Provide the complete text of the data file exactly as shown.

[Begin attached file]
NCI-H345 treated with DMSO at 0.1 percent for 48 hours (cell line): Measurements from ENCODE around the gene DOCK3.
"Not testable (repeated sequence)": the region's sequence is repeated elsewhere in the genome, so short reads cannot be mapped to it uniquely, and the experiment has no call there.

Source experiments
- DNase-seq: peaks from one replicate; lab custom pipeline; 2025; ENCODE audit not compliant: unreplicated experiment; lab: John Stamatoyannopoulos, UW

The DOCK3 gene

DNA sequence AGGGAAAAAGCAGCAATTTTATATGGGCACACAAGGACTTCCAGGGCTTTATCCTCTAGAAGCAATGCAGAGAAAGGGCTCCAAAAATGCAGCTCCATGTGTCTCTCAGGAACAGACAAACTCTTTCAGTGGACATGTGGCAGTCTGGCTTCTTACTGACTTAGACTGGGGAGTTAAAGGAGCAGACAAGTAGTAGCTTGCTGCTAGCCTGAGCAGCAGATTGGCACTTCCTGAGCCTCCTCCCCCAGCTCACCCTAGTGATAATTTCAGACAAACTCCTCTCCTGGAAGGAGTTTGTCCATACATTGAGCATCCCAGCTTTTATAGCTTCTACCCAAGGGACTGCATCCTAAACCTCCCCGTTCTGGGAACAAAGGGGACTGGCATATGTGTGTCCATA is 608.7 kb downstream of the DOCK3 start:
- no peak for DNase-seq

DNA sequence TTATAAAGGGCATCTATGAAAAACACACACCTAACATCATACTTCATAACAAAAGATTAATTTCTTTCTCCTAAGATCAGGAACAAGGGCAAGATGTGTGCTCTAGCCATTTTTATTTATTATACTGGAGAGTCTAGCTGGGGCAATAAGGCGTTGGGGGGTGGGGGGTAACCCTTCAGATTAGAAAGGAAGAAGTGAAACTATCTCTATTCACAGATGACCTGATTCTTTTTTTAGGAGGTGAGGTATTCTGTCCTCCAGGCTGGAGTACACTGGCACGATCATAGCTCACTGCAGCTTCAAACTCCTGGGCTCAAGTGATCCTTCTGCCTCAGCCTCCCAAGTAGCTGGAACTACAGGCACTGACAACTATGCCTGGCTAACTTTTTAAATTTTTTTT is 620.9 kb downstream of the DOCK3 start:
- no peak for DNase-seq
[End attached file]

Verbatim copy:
NCI-H345 treated with DMSO at 0.1 percent for 48 hours (cell line): Measurements from ENCODE around the gene DOCK3.
"Not testable (repeated sequence)": the region's sequence is repeated elsewhere in the genome, so short reads cannot be mapped to it uniquely, and the experiment has no call there.

Source experiments
- DNase-seq: peaks from one replicate; lab custom pipeline; 2025; ENCODE audit not compliant: unreplicated experiment; lab: John Stamatoyannopoulos, UW

The DOCK3 gene

DNA sequence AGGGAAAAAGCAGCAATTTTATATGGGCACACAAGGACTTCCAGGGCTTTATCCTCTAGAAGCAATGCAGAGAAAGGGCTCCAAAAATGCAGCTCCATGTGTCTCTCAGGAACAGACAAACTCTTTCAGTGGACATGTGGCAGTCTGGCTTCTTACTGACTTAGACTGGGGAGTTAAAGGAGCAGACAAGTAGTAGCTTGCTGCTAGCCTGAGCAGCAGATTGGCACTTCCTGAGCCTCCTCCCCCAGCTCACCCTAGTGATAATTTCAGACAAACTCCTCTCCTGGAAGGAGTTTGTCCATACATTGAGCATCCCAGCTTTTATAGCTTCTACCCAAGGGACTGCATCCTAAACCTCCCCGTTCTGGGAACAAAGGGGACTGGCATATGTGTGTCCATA is 608.7 kb downstream of the DOCK3 start:
- no peak for DNase-seq

DNA sequence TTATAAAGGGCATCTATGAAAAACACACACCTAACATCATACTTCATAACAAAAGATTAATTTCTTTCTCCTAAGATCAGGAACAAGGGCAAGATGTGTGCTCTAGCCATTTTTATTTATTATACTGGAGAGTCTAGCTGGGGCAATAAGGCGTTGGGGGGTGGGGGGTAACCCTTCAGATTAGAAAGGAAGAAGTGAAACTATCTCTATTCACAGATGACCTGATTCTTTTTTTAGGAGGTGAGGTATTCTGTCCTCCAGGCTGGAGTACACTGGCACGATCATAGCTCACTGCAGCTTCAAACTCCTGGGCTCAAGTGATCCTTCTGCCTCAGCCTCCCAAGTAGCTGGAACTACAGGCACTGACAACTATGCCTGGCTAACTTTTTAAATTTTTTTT is 620.9 kb downstream of the DOCK3 start:
- no peak for DNase-seq